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Delhi witnesses hailstorms, heavy rain with high wind speed; traffic affected

The Skymet said this will be the last rains now and the temperature will rise. Clear sky, bright sunshine and soaring temperatures will be witnessed.

SNS | New Delhi |

Delhi on Saturday afternoon witnessed an unconventional weather with heavy hailstorm and rains. The sky in the afternoon turned dark with the wind speed reaching 30-40 kmph, the IMD said.

The weather department had predicted rain for the evening as well.

The sudden rainfall was not much welcomed by the national capital as several parts of the city were waterlogged which affected the flow of traffic.

“Traffic is affected at Mahadev Chowhk, Bawana, the carriageway from Azadpur Flyover towards Fruit Mandi due to waterlogging near Panchwathi Colony, Anand Parbat, Boulevard Road, Kashmiri Gate, Rohtak Road at Punjabi Bagh, Shyama Prasad Mukherjee Marg and Chhata Rail due to waterlogging,” the Delhi traffic police said.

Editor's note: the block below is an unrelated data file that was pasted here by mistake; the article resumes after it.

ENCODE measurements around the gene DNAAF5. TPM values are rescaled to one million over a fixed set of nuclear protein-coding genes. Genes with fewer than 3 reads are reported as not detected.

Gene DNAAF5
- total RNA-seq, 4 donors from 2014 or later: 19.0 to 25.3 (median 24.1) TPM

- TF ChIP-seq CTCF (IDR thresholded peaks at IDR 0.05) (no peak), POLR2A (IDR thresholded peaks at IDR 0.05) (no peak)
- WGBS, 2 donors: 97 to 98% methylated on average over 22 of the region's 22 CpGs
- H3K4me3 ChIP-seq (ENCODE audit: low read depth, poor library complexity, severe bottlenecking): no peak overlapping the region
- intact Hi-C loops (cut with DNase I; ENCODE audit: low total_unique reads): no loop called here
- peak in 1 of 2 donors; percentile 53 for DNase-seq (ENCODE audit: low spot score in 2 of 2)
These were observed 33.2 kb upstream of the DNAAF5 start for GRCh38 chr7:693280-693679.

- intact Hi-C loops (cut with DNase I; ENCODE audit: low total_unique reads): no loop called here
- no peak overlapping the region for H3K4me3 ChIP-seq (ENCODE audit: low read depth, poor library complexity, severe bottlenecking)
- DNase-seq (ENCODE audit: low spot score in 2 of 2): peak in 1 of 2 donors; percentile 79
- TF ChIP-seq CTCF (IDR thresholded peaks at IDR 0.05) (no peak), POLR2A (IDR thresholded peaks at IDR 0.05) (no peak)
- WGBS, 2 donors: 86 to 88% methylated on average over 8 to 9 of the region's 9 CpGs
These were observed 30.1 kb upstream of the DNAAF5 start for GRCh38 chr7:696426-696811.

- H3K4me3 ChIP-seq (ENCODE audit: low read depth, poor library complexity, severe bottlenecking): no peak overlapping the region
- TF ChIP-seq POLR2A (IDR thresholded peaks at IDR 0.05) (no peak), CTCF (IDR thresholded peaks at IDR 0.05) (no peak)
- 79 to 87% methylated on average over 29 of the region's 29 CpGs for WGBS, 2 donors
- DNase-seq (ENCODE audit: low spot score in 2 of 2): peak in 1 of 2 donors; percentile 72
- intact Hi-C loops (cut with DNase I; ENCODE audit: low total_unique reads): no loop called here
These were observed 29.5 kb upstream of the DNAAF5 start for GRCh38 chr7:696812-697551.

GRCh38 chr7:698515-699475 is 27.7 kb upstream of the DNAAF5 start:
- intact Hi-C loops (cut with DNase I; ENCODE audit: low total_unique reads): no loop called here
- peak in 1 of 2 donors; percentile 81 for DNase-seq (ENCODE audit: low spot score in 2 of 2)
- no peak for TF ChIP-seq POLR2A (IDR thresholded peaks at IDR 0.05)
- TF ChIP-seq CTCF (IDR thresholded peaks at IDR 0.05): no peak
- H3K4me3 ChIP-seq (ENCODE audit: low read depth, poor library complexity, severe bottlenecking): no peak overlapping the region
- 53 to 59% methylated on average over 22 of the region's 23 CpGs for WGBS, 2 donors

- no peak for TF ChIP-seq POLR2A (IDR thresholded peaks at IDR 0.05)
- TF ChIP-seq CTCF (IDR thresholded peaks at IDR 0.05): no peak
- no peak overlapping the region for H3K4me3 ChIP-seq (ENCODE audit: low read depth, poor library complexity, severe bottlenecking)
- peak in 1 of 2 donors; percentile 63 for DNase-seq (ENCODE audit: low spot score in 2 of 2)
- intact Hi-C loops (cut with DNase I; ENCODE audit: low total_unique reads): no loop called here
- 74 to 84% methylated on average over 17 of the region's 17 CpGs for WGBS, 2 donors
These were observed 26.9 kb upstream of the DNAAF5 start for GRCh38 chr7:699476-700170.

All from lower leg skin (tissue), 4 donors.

As per the Skymet, the Western Disturbance prevailing in the north India has brought rain, hail and thunderstorm.

“Since March 3, the national capital has been receiving on and off rains. These rains have been occurring due to the region being approached by successive Western Disturbances,” Skymet said.

“The chances of moderate showers are almost over as the Western Disturbance is moving away eastwards. Moreover, the trough which was extending from Punjab to Bihar has also shifted northwards over foothills of Uttar Pradesh. The weather of Delhi-NCR will start clearing up, Sunday onward,” it added.

However, it said that this will be the last rains now and the temperature will rise. Clear sky, bright sunshine and soaring temperatures will be witnessed, it said.

“In fact, since the last many days, day temperatures are below normal by two to three degrees over Delhi and NCR. Moreover, by March 20, we expect Delhi to witness maximum temperatures above 30 degree Celsius. By the end of March, the temperatures of Delhi and NCR may remain between the lower 30s and mid-30s,” the Skymet added.

(With inputs from IANS)